The Johnson Drive shops are mostly populated with donut stores, fast food stops and gas stations, but the new addition seems a little out of this century. Brothers Music is a small record store run by the Maggart brothers– Cole and Kyle. Aside from the simple name, Brothers Music has a wide variety of music ranging from new wave punk to classic jazz, though all the music falls into a distinctly vintage library.
The store mainly sells vinyls with a small selection of cassette tapes and other music merchandise like shirts and stickers. Being able to find old vinyls of musicians I love was great. But to be completely honest, most of the records were from groups I’d never heard about. However, that’s what I expected when I first heard about this record store.
Much like Mills Record Store in Westport, Brothers Music is selling a product that is outdated. But the brothers are fully aware of that and have designed the store with a vintage modern sort of feel, with posters strung up on the walls and record stands spread out across the store. Brothers Music is directed at a specific audience of hardcore music lovers who aren’t willing to settle for Spotify and iTunes but instead want the classic sound of the pin gliding on a spinning record. For most casual music listeners today this is a problem, because actually owning a record players is something of an oddity.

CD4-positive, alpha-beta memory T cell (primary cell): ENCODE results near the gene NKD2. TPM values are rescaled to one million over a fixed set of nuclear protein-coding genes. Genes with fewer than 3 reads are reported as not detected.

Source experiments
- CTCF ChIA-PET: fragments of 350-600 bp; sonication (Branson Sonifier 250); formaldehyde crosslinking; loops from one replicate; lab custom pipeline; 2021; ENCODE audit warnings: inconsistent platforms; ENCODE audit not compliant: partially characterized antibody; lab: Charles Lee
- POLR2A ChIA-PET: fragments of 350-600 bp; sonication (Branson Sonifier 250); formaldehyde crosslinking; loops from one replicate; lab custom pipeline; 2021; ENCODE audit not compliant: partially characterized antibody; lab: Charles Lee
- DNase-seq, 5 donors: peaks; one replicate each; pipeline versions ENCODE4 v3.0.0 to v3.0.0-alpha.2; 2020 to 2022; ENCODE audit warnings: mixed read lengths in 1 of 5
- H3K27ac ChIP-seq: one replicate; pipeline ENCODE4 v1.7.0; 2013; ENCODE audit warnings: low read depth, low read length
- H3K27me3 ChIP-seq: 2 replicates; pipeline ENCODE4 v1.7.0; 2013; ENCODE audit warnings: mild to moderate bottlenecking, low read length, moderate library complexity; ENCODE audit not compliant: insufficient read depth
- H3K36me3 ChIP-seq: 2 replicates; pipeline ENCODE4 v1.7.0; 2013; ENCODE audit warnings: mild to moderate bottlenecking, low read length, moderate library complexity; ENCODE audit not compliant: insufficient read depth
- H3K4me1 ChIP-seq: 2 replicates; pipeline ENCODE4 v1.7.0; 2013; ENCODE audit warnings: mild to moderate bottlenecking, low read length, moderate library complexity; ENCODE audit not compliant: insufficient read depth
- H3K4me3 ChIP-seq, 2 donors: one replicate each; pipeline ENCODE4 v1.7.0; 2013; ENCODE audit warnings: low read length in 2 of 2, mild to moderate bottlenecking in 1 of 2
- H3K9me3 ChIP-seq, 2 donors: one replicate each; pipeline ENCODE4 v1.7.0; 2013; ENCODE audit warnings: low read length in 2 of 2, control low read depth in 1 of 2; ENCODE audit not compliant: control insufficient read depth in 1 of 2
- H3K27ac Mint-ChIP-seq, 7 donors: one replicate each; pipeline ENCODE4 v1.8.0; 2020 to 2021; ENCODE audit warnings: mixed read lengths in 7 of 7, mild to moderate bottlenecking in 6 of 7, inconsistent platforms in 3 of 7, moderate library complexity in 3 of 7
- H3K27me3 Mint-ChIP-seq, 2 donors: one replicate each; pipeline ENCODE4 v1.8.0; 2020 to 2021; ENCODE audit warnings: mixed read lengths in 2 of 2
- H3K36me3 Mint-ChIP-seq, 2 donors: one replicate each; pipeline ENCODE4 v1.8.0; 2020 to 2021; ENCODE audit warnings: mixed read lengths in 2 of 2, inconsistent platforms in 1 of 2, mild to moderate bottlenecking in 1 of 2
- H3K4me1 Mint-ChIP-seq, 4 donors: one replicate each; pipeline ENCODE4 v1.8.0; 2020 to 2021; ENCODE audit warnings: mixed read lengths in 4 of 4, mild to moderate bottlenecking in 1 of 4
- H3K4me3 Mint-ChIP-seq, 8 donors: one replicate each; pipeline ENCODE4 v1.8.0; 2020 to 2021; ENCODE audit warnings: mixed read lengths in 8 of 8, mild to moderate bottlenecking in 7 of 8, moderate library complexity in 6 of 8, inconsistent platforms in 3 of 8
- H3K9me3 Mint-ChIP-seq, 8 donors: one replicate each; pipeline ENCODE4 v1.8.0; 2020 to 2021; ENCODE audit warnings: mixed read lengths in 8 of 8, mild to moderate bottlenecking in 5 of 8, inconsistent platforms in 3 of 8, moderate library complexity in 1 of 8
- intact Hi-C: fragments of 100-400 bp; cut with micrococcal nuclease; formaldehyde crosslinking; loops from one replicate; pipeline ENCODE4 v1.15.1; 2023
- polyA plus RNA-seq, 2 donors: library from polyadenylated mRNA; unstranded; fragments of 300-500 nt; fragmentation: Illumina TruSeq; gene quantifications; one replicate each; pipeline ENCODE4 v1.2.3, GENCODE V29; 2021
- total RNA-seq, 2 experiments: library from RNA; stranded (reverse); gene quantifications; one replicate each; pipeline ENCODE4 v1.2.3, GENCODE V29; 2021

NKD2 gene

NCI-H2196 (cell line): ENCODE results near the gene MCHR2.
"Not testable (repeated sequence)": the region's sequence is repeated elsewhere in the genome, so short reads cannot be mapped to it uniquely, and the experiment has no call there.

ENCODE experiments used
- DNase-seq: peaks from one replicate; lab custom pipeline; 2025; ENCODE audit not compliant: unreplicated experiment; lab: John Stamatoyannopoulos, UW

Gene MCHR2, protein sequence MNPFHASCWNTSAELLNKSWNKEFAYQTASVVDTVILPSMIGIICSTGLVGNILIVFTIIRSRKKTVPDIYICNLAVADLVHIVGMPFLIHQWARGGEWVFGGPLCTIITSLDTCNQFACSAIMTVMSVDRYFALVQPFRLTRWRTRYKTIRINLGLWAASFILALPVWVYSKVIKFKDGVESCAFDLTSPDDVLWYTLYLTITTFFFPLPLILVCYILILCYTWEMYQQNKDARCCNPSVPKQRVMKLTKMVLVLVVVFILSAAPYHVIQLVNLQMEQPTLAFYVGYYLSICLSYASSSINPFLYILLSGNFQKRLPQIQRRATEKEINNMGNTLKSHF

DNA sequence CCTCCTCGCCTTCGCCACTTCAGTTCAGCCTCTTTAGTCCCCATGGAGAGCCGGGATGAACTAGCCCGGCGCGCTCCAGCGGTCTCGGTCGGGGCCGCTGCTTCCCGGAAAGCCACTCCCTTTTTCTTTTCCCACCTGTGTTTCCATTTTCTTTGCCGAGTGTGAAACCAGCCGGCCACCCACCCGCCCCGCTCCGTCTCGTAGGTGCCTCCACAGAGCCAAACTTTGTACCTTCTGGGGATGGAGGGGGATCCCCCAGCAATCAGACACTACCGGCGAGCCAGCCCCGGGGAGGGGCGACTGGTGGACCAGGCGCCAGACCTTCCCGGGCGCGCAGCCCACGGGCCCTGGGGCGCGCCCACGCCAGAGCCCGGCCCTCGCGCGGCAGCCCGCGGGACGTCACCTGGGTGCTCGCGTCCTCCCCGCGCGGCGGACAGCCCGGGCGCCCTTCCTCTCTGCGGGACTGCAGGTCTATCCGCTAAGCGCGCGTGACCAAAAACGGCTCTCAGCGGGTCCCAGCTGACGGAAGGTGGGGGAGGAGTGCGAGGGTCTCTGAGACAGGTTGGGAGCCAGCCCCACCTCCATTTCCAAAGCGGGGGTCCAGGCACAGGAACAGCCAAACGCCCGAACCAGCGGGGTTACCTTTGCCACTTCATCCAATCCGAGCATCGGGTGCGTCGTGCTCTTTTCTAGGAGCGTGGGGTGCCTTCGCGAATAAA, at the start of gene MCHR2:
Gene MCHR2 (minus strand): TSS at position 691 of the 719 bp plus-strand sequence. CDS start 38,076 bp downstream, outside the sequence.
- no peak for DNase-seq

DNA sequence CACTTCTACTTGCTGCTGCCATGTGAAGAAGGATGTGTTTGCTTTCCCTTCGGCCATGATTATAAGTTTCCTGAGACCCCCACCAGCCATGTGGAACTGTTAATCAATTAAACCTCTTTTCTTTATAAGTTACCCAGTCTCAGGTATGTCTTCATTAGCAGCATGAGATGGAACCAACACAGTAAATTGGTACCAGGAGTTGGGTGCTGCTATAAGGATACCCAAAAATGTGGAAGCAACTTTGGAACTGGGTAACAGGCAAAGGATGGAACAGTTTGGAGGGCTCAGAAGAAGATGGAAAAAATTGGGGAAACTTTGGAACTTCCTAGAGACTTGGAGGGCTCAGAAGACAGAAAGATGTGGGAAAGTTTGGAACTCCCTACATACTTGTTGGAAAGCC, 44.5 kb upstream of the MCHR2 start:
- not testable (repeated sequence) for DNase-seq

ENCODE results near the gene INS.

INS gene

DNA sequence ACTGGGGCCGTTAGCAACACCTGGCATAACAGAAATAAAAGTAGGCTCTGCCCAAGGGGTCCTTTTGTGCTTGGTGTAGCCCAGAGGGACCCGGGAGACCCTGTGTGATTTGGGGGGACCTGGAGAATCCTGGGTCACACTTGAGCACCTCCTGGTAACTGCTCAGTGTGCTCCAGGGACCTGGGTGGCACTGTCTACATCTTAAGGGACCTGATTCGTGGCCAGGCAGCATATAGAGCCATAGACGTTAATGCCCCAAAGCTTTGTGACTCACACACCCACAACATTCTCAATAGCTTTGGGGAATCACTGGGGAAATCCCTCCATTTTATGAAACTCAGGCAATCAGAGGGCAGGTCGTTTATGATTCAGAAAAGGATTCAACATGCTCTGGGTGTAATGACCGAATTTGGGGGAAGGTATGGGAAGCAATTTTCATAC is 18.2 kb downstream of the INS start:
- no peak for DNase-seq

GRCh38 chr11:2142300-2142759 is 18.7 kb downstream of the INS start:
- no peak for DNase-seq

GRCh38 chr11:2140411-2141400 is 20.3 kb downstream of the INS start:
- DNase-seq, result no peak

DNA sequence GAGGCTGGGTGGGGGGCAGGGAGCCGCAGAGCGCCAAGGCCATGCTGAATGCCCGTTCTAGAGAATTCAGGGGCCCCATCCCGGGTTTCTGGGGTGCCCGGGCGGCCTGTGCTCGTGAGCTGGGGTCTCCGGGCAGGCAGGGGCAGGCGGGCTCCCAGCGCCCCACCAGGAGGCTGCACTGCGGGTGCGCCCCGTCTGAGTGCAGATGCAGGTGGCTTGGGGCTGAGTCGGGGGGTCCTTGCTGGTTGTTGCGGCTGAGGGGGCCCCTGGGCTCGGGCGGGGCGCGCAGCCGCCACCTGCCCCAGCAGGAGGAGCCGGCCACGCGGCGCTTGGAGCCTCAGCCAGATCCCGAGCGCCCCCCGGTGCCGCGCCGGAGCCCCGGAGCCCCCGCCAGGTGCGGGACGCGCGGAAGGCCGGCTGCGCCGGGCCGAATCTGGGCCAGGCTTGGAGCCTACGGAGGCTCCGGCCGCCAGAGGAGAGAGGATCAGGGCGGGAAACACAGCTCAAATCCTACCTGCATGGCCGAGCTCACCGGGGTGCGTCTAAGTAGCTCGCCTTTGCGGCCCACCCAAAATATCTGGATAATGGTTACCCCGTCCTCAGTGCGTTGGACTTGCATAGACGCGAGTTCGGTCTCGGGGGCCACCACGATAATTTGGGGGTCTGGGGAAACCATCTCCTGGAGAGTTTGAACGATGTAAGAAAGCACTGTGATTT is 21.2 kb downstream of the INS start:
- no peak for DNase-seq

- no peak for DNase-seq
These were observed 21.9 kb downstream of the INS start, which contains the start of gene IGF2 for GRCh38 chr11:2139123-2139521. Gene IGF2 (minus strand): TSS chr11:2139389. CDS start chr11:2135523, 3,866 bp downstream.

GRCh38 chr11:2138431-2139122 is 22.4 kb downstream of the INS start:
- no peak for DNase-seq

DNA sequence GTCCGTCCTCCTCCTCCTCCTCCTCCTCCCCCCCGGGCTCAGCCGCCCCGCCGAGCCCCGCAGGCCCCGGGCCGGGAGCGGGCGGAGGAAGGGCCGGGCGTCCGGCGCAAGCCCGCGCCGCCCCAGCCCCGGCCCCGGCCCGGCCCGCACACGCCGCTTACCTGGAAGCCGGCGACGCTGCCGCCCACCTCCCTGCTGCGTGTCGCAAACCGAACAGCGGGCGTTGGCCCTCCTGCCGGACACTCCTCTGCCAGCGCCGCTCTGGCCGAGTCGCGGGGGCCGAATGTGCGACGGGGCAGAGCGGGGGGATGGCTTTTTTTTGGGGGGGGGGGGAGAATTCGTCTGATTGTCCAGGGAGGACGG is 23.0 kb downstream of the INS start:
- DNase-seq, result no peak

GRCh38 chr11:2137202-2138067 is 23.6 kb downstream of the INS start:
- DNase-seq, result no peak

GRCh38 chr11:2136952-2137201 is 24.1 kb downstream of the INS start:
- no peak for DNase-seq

Fortunately Brothers Music is more than just a record store, as it also will be providing music lessons taught by the brothers. They have been teaching lessons in Lee Summit for the past 10 years and only recently moved here. Though the lessons haven’t started yet, they will in a month.
The thing I appreciated most about Brothers Music is that it isn’t as simple to use as Apple music or Spotify. Whereas those services make finding the music you’re looking for easier, there’s less room for exploration. As I was flipping through the records in the stand, some beat up, others almost new, I took the time to focus on the artwork on the cover. some had overly flamboyant metal covers or a distinctly afro themed soul albums; they all had their own style. So I picked out a few albums I hadn’t seen before and hoped for the best. And when I finally started up my record player and sat down to listen, I was pleasantly surprised. Sure, it took some time out of my day and maybe bumping it in the car on the way to class or listening to it through my headphones in seminar would have been less of a time kill, but I found myself really enjoying it.
Brothers Music was a nice break of pace. I could not only appreciate the song but also the composition on the album-something my Spotify playlists were sorely lacking. Brothers Music is not for everybody. First of all, you are going to need a record player. But if you’re willing to give this place a chance, you may find yourself enjoying music you would have never thought about listening to before.